Instead of remonstrating with the Client (who I love dearly), I found some gaffer tape in their garage, taped up the split, turned the bag on end, and slit the top open neatly.

As you can see, a quick shake to get the contents down to the bottom, and they stand up by themselves: the top now has a nice wide opening, so it's easy to get the compost out.

And when it's finally empty, there will be a good strong useful bag, instead of flinging it into landfill.

I didn't leave it standing like that, of course: I moved it into a convenient location, which was easy to do because now you can get hold of the top part of the bag, and just lift. This is much better than trying to lift a saggy, floppy "flat" bag.  Having folded over the top, I popped a small log on top to hold it closed.

Job done!

(I live in hope that the Client will notice how much easier it is to use the new improved bag opening style, and will do it that way in future.)

So there you go, even simple garden tasks have a "wrong" way to be done, and a "better" way!





Friday, 8 March 2019

The Physics of Gardening

It's a simple enough calculation:

(CA + BO) + E = NR

Where CA = Cold Air, BO = Bending Over, and E = Exertion.

This is guaranteed to result in NR, or Nose Running.

I don't think I need to expand on that, do I?

It's possible that there is another equation, a slightly more complex one, which involves weather which could be described as "sunny with showers", the presence or absence of a coat, and  the likelihood of it actually raining.

Obviously there's a serious sub-set in that one, where the availability of a coat reduces the possibility of rain, whereas the location of the coat being half a mile away, tends to increase the possibility.

Or is it just me?

Friday, 1 March 2019

Time to cut back the Sedum!

Yes, it's that time of year again - we're trembling on the edge of spring, I am seriously thinking about getting back into shorts for work, and the Sedum are looking brown, tatty, and no longer bring joy and uplift to the hearts of their owners.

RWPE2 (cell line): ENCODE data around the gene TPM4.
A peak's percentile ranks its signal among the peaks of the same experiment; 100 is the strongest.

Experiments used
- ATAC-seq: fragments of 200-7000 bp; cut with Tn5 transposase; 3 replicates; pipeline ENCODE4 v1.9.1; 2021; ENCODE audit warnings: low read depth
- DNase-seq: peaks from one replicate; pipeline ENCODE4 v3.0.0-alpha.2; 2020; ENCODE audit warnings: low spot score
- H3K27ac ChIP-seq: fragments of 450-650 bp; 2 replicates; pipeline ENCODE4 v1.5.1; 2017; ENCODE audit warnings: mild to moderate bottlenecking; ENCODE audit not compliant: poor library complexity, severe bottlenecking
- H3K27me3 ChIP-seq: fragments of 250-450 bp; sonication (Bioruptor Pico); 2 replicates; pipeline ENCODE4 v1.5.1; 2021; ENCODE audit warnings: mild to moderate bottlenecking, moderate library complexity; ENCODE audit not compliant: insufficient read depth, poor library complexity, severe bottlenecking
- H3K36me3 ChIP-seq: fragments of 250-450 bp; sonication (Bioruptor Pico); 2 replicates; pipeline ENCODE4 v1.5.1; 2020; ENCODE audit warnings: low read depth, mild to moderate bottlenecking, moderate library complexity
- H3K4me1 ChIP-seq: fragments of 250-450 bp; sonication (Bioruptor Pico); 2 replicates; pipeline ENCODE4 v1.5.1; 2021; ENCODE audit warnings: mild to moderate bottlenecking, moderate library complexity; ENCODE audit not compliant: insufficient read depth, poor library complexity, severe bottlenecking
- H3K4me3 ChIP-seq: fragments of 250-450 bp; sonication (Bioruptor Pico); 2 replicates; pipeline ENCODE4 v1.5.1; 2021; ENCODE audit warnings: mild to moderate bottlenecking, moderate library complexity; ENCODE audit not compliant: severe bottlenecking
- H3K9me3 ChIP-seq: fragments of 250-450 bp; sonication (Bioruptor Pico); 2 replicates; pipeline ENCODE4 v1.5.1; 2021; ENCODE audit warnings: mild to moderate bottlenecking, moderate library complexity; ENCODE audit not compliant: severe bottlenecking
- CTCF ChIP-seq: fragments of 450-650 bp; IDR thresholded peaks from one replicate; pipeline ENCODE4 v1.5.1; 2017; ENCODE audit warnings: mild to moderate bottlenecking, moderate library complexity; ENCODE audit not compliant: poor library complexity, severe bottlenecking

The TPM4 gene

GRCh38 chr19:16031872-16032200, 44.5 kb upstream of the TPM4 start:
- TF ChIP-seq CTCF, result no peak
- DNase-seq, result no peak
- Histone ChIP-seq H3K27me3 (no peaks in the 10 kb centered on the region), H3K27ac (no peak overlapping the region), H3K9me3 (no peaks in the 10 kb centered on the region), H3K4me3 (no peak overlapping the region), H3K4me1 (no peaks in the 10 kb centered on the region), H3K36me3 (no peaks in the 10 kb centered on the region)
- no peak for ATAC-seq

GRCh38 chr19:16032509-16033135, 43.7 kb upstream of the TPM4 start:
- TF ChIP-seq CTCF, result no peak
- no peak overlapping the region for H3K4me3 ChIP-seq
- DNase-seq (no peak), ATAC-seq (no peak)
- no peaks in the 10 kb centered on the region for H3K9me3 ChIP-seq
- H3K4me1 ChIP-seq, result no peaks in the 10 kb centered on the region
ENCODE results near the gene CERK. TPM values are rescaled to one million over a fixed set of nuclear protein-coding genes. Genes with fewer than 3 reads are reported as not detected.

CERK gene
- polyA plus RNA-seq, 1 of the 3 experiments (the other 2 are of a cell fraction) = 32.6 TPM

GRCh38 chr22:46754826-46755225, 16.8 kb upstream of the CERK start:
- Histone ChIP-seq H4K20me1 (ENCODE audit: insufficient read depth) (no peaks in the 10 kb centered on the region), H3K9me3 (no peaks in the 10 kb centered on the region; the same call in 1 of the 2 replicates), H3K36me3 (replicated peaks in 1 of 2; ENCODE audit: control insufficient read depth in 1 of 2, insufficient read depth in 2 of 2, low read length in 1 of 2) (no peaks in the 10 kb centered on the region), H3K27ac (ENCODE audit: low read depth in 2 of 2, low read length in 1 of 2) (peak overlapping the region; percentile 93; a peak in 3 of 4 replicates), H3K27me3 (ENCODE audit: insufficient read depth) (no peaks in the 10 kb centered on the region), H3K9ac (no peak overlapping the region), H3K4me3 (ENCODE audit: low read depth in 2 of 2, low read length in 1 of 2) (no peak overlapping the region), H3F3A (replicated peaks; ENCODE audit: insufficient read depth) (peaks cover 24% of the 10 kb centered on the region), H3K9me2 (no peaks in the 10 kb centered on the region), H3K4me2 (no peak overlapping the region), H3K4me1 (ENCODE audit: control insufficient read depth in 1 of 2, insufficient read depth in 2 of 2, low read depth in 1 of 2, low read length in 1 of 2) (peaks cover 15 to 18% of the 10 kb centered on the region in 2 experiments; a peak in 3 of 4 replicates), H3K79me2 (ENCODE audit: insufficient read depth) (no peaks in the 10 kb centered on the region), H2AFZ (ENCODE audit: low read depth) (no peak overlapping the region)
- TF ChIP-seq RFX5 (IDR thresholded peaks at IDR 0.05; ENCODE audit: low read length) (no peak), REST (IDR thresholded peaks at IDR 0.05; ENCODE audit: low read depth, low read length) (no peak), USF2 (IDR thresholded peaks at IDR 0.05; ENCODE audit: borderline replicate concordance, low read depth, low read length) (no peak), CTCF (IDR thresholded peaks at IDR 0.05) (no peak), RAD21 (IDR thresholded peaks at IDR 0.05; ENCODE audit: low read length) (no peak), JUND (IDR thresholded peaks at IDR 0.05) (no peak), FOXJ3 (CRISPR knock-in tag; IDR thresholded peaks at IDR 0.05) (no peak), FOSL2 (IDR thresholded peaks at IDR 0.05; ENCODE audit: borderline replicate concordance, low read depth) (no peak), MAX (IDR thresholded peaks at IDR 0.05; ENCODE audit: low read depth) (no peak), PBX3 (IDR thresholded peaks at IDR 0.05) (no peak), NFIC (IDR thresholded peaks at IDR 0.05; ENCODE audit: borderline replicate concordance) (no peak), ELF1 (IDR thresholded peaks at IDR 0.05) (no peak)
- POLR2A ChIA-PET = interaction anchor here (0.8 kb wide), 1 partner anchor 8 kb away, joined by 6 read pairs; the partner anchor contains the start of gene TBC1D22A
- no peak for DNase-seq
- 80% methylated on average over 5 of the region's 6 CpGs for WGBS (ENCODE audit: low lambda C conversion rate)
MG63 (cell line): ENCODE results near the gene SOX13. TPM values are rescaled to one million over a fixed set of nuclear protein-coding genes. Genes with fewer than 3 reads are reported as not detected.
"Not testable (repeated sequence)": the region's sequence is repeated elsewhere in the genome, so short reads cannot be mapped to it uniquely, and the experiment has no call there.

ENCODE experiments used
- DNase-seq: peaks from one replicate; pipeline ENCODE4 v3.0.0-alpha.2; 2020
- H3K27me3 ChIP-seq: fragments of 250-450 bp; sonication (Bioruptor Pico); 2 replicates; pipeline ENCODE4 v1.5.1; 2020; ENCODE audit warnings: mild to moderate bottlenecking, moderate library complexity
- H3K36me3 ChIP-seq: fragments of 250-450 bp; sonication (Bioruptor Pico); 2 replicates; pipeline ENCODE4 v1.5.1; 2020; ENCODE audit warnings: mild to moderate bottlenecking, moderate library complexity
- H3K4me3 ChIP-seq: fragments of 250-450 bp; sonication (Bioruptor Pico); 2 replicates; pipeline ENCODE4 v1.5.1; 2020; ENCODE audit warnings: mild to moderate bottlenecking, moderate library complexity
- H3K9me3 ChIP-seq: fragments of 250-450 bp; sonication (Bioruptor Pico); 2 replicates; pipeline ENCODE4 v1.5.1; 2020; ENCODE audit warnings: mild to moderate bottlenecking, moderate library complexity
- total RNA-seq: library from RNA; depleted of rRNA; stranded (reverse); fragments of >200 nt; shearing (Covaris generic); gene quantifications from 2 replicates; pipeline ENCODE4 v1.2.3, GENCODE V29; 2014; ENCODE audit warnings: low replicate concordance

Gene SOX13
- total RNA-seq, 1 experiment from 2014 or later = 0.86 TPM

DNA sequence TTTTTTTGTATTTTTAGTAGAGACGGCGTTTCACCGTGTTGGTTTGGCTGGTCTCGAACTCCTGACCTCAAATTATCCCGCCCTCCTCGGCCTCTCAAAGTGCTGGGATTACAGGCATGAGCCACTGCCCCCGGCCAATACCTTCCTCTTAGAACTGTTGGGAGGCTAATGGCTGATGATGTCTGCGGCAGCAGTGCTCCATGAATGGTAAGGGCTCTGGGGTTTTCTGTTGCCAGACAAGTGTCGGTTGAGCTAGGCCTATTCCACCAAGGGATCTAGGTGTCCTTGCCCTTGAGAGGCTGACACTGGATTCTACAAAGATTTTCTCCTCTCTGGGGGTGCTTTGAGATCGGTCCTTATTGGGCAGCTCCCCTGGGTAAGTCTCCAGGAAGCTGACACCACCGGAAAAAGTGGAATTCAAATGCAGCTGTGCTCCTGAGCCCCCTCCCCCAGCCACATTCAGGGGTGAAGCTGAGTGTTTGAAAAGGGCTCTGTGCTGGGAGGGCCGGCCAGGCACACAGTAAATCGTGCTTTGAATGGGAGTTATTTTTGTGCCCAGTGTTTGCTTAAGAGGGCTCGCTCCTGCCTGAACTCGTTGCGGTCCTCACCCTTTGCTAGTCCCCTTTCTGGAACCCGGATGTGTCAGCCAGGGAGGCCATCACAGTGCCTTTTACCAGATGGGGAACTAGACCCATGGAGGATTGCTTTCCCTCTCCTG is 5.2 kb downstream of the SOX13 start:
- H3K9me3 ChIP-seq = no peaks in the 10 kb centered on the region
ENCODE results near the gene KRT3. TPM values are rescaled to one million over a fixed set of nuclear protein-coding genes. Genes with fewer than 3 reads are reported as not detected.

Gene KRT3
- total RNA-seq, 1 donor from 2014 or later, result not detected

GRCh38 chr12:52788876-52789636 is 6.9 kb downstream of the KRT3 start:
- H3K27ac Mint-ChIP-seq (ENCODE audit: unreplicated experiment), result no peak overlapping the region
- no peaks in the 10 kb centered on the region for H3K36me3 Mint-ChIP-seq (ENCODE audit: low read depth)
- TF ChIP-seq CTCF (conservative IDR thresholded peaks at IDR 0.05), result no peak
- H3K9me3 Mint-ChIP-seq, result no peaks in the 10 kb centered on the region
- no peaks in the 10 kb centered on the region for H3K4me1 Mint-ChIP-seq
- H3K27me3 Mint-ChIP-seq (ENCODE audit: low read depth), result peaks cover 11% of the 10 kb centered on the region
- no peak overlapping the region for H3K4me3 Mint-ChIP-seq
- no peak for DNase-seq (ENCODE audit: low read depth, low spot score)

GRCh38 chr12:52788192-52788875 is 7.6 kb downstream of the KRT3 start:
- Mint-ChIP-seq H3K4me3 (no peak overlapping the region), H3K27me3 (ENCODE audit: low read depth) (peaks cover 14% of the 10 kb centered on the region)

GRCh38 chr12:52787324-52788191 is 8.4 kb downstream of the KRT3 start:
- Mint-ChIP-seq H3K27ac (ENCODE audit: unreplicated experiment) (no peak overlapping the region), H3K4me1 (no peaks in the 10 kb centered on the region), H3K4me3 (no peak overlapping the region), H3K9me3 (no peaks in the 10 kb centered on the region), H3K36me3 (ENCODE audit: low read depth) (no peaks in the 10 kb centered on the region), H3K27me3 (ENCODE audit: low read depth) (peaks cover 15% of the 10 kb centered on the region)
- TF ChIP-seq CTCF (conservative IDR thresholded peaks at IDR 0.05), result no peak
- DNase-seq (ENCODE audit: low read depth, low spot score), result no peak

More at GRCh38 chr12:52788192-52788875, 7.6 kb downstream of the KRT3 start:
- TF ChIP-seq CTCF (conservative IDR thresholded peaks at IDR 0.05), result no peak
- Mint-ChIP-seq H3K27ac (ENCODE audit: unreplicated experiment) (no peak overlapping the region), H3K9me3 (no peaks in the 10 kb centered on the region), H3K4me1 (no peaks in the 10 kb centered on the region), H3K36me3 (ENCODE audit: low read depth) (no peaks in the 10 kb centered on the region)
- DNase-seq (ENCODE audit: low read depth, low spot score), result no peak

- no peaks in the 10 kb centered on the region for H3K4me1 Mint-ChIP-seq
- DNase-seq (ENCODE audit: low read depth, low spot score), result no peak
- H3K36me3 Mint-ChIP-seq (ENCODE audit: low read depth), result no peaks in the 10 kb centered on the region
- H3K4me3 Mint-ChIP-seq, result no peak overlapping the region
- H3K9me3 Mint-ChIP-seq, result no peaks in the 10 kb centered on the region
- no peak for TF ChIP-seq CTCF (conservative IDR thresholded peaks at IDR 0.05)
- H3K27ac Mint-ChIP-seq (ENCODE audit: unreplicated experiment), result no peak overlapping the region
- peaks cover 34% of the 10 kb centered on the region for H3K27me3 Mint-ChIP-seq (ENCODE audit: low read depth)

Here's one I half-did earlier (memo to self: really must remember to take the "before" photo BEFORE starting work on the plant...), showing the lanky brown stems which are left over from last year.

Many people like to leave them up for as long as possible, for the "frost display" (excuse me while I laugh in a hollow manner, as in the UK, we rarely get strong, dry, crisp frost: we usually get a ton of damp weather beforehand, so our "frost display" is more likely to be blackened mush than anything else) but there comes a point where they have to be cut back, and NOW is that point!

As you can seem the new shoots are just starting to sprout, so if you leave it much  longer, you won't be able to cut out the old brown stems without damaging the fresh new green ones, and that would be a bad thing.

So break out the secateurs, put on your gloves, and carefully snip off all the old stems, as close to the base as you can.

Don't be tempted to pull them off: they don't snap, and you will find yourself holding a dead brown stem with a piece of Sedum sprouting from the bottom end. These scraps are invariably too small to be worth planting elsewhere, so they tend to be thrown away, so take the time to cut them off neatly.